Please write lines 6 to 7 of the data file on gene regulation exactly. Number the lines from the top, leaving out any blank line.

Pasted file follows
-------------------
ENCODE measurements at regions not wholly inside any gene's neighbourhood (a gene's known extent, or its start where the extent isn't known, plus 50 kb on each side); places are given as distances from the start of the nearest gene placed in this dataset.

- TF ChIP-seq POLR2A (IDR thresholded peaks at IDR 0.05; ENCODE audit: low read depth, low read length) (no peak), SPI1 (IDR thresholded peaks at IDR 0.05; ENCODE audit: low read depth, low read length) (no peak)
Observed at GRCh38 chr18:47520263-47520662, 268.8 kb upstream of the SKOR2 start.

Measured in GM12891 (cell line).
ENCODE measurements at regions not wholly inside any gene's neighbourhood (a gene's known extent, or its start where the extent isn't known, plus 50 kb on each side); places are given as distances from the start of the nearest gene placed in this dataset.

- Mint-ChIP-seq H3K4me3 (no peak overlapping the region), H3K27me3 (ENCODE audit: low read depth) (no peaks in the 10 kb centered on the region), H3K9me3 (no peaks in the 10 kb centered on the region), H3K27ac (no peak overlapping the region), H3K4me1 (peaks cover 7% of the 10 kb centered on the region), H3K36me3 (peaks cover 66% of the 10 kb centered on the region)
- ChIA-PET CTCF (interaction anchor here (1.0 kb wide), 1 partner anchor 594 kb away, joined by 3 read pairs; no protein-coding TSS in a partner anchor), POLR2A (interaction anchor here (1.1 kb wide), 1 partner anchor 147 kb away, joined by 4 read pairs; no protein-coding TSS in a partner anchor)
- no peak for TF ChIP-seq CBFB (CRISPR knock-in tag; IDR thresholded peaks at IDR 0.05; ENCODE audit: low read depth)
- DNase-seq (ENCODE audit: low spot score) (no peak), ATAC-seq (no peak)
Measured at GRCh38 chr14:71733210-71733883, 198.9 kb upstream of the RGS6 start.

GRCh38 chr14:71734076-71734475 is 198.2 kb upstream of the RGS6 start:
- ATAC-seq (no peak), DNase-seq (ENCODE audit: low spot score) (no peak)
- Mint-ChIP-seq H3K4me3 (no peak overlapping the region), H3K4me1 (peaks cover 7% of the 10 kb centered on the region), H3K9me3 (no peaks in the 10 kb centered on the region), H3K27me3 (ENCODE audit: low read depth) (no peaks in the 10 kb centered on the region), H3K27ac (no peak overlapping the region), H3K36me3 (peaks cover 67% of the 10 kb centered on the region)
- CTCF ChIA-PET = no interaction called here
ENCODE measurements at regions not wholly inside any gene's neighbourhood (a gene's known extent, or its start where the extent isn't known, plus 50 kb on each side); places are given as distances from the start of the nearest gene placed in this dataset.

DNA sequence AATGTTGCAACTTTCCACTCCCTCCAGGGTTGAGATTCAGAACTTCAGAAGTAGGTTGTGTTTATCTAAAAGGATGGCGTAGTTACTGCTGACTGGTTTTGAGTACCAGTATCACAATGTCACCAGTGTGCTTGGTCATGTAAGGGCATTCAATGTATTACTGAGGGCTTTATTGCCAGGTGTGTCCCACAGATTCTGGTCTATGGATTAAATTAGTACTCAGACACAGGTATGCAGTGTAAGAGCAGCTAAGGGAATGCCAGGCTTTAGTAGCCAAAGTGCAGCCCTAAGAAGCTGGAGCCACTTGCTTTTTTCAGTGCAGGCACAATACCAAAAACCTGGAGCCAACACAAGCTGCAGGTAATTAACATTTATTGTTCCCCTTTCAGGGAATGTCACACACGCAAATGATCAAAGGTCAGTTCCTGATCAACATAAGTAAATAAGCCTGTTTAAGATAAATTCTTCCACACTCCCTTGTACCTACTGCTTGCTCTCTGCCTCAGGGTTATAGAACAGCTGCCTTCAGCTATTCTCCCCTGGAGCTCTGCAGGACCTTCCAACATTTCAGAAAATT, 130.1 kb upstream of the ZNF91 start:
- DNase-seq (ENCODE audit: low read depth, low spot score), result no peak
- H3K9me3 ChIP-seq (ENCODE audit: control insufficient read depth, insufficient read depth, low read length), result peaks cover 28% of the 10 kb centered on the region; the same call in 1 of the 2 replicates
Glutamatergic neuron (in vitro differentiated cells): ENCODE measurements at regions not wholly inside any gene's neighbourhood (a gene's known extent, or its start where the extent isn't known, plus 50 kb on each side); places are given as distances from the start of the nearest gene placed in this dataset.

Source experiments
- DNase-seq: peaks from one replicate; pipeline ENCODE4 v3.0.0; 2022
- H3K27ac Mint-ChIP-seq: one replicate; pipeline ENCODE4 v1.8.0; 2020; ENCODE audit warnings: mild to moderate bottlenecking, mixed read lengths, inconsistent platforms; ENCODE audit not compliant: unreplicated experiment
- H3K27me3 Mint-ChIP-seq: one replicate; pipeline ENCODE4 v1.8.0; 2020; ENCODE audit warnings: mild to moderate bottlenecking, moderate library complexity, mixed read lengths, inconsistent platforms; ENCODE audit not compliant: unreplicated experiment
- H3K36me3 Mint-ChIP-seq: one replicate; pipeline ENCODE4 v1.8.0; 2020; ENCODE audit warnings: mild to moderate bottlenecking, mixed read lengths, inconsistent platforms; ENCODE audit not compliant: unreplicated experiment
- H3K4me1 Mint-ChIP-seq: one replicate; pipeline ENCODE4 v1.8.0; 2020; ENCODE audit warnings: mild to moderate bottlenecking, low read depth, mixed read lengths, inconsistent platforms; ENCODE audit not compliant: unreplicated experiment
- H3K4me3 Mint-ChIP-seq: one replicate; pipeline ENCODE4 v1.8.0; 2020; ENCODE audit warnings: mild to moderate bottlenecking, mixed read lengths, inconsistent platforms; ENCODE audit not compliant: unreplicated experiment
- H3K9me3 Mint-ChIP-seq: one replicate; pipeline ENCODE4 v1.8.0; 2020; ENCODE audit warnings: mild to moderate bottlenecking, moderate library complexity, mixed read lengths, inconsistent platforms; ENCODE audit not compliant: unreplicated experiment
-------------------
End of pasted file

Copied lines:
- Mint-ChIP-seq H3K4me3 (no peak overlapping the region), H3K27me3 (ENCODE audit: low read depth) (no peaks in the 10 kb centered on the region), H3K9me3 (no peaks in the 10 kb centered on the region), H3K27ac (no peak overlapping the region), H3K4me1 (peaks cover 7% of the 10 kb centered on the region), H3K36me3 (peaks cover 66% of the 10 kb centered on the region)
- ChIA-PET CTCF (interaction anchor here (1.0 kb wide), 1 partner anchor 594 kb away, joined by 3 read pairs; no protein-coding TSS in a partner anchor), POLR2A (interaction anchor here (1.1 kb wide), 1 partner anchor 147 kb away, joined by 4 read pairs; no protein-coding TSS in a partner anchor)